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Experts from the Visayas State University (VSU) in Baybay City, Leyte took water and soil samples from Lake Bito in MacArthur, Leyte on April 30, 2013. This is to know the status of the lake because according to the officers and members of the Unahin Natin Lagi Ang Diyos Fisherfolk and Farmers Association (UNLAD-BLFFA), the water in Lake Bito has turned red and they are afraid that the lake is dying.

 

According to Bernardita Morcilla, treasurer of UNLAD-BLFFA, Lake Bito is the main source of income of the fisherfolk in Barangay Villa Imelda and the nearby barangays. "Our family owns 7.5 hectares of the fish pens in the lake and before, we harvest 3-25 kilos daily. Now, we only harvest 0.6 grams to 3 kilos per day," revealed Ms. Morcilla.

Lito Tiozon, the UNLAD-BLFFA Chairperson, on the other hand, said that out of the 10,000 tilapia fingerlings which the Bureau of Fisheries and Aquatic Resources (BFAR) gave to the members of the Lake Bito Integrated Fisherfolk and Farmers Association, only 2,500 fingerlings had survived.

Thus, they requested VSU, thru Dr. Jose L. Bacusmo, to help them rehabilitate the lake into a sustainable source of livelihood of the fisherfolk in MacArthur.

In response, VSU, thru Assoc. Prof. Maria Aurora T.W. Tabada, organized a team to respond to the request of the UNLAD-BLFFA. The team included Dr. Humberto R. Montes Jr., Director of the Institute of Tropical Ecology (ITE) of VSU; Prof. Jacob Glenn F. Jansalin of the Department of Chemistry (DOPAC); Mr. Ariel Bolledo of the Department of Agronomy and Soil Science (DASS); and Marissa Cano of the Information Office of VSU.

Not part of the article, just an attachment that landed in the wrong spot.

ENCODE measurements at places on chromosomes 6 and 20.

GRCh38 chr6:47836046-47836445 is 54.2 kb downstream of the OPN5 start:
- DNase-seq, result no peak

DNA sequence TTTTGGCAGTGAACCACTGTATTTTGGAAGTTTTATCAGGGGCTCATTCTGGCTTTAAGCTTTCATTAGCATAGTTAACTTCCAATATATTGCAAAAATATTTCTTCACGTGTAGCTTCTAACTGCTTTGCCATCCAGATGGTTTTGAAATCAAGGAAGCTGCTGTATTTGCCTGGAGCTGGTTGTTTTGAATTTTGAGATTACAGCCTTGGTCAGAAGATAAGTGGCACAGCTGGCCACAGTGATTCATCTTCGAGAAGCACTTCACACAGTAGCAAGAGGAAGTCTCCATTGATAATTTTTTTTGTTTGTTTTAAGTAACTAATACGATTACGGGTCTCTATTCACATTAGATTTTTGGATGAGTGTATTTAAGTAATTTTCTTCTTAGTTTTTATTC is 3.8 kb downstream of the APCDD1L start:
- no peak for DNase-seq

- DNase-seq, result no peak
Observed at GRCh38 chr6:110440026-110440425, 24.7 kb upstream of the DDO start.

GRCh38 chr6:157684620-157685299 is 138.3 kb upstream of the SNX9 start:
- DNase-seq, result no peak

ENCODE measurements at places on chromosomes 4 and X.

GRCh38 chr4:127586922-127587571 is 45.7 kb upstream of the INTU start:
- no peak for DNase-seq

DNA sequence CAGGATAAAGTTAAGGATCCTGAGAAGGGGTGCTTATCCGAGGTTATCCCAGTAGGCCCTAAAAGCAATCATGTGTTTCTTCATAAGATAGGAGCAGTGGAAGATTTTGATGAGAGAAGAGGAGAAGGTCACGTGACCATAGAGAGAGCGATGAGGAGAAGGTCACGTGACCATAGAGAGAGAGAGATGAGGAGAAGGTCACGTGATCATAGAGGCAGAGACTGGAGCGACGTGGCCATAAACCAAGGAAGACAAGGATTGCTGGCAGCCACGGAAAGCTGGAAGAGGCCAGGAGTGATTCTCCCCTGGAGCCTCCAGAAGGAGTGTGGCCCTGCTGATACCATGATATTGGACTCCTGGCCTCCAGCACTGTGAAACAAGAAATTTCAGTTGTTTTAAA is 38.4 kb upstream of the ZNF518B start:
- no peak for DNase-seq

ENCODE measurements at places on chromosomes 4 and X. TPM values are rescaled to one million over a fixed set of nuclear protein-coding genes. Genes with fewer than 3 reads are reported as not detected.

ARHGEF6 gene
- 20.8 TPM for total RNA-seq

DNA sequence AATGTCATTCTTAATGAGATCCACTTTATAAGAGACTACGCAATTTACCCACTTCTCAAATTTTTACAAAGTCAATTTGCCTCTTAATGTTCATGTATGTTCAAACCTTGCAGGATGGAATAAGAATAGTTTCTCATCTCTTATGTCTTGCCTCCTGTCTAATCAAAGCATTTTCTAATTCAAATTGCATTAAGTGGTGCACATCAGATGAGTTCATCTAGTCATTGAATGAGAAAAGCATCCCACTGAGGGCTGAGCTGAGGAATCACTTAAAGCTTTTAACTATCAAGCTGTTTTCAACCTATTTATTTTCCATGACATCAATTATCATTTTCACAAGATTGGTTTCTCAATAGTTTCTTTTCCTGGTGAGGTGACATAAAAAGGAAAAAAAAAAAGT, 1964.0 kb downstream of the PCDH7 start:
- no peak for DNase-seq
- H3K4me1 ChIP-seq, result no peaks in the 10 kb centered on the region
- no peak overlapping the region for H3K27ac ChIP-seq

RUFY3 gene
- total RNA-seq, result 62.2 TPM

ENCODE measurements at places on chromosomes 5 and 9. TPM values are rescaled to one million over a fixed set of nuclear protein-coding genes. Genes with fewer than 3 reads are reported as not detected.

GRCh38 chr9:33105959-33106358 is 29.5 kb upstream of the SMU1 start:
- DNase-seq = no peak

Prof. Tabada said that the team will go back to the community to report the result of the water and soil analysis done by VSU the soonest possible time. "VSU can only provide the data and the information that you need but you will be the ones to decide on what to do," Prof. Tabada told the farmers and fisherfolk.

Dr. Montes believes that the reddening of the color of the water in Lake Bito is caused by the mining operations. "Magnetite is iron and maybe because of the 24 hours operation of the mining company, the iron beneath the lake was stirred which caused the change in the color of the water," Dr. Montes said.

Prof. Jansalin, on the other hand, explained that the iron in the lake might have been oxidized which caused the reddening of the water in the lake. "But the dissolved oxygen in the lake now is very low. The normal is not less than 5 but our reading of the dissolved oxygen today is only 0.4 to 0.8 and this causes the death of the fishes in the lake," he added.